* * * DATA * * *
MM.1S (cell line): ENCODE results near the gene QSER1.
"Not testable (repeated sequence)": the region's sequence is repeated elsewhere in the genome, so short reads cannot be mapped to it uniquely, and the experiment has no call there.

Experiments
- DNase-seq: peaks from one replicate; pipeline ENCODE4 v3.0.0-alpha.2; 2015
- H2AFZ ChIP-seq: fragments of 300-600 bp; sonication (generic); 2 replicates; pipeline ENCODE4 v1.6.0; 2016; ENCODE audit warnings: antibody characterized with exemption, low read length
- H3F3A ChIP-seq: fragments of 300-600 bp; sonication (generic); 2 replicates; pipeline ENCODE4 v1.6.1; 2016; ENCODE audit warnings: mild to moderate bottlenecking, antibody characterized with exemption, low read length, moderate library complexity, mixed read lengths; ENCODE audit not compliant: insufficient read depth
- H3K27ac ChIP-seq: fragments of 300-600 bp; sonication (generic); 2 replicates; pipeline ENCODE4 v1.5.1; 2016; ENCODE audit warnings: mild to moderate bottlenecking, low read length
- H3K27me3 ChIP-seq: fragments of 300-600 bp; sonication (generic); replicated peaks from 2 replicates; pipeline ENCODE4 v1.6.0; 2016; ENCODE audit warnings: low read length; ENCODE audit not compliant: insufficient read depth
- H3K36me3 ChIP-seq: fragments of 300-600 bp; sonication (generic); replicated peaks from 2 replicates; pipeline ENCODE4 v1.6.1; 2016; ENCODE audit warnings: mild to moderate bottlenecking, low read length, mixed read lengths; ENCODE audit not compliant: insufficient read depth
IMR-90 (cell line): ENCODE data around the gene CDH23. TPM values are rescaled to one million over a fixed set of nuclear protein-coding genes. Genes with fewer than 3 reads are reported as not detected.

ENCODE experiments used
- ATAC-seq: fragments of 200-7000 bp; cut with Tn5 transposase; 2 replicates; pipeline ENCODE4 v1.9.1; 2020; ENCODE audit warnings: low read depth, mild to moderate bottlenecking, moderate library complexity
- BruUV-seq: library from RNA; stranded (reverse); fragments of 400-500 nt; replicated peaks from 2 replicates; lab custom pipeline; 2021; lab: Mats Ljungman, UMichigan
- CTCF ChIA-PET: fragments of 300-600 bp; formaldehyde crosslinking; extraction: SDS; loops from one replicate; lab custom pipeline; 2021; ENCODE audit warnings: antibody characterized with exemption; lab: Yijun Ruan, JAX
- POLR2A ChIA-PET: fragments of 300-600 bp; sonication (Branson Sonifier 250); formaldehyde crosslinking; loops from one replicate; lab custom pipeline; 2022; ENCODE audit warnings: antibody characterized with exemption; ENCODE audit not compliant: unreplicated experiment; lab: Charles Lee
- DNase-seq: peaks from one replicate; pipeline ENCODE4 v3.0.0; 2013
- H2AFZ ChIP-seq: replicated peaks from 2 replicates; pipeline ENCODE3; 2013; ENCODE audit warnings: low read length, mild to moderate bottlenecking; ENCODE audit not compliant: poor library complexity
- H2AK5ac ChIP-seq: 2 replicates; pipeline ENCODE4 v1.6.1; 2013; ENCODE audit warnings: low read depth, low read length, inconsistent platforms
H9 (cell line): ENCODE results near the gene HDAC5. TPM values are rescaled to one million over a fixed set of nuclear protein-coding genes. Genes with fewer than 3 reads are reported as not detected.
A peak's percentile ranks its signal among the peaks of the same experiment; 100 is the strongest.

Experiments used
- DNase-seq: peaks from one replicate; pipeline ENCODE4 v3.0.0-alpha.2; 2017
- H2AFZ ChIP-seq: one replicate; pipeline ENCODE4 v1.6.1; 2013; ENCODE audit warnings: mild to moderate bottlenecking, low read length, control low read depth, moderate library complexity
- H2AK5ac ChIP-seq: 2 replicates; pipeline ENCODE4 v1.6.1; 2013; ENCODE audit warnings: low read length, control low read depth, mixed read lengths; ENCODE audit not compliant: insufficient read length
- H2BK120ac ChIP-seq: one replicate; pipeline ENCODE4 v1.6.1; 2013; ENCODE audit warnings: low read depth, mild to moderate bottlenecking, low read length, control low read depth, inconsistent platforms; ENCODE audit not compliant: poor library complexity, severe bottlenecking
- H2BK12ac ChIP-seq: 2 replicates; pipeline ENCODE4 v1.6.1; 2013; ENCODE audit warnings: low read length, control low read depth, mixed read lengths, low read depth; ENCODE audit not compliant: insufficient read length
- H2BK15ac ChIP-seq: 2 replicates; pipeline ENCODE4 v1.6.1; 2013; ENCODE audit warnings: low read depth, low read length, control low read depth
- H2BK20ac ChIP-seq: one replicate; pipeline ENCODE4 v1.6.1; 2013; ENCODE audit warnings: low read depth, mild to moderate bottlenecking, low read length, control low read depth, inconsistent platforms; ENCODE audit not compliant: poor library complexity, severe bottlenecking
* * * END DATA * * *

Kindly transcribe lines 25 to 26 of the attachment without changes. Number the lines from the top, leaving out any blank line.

- H2BK120ac ChIP-seq: one replicate; pipeline ENCODE4 v1.6.1; 2013; ENCODE audit warnings: low read depth, mild to moderate bottlenecking, low read length, control low read depth, inconsistent platforms; ENCODE audit not compliant: poor library complexity, severe bottlenecking
- H2BK12ac ChIP-seq: 2 replicates; pipeline ENCODE4 v1.6.1; 2013; ENCODE audit warnings: low read length, control low read depth, mixed read lengths, low read depth; ENCODE audit not compliant: insufficient read length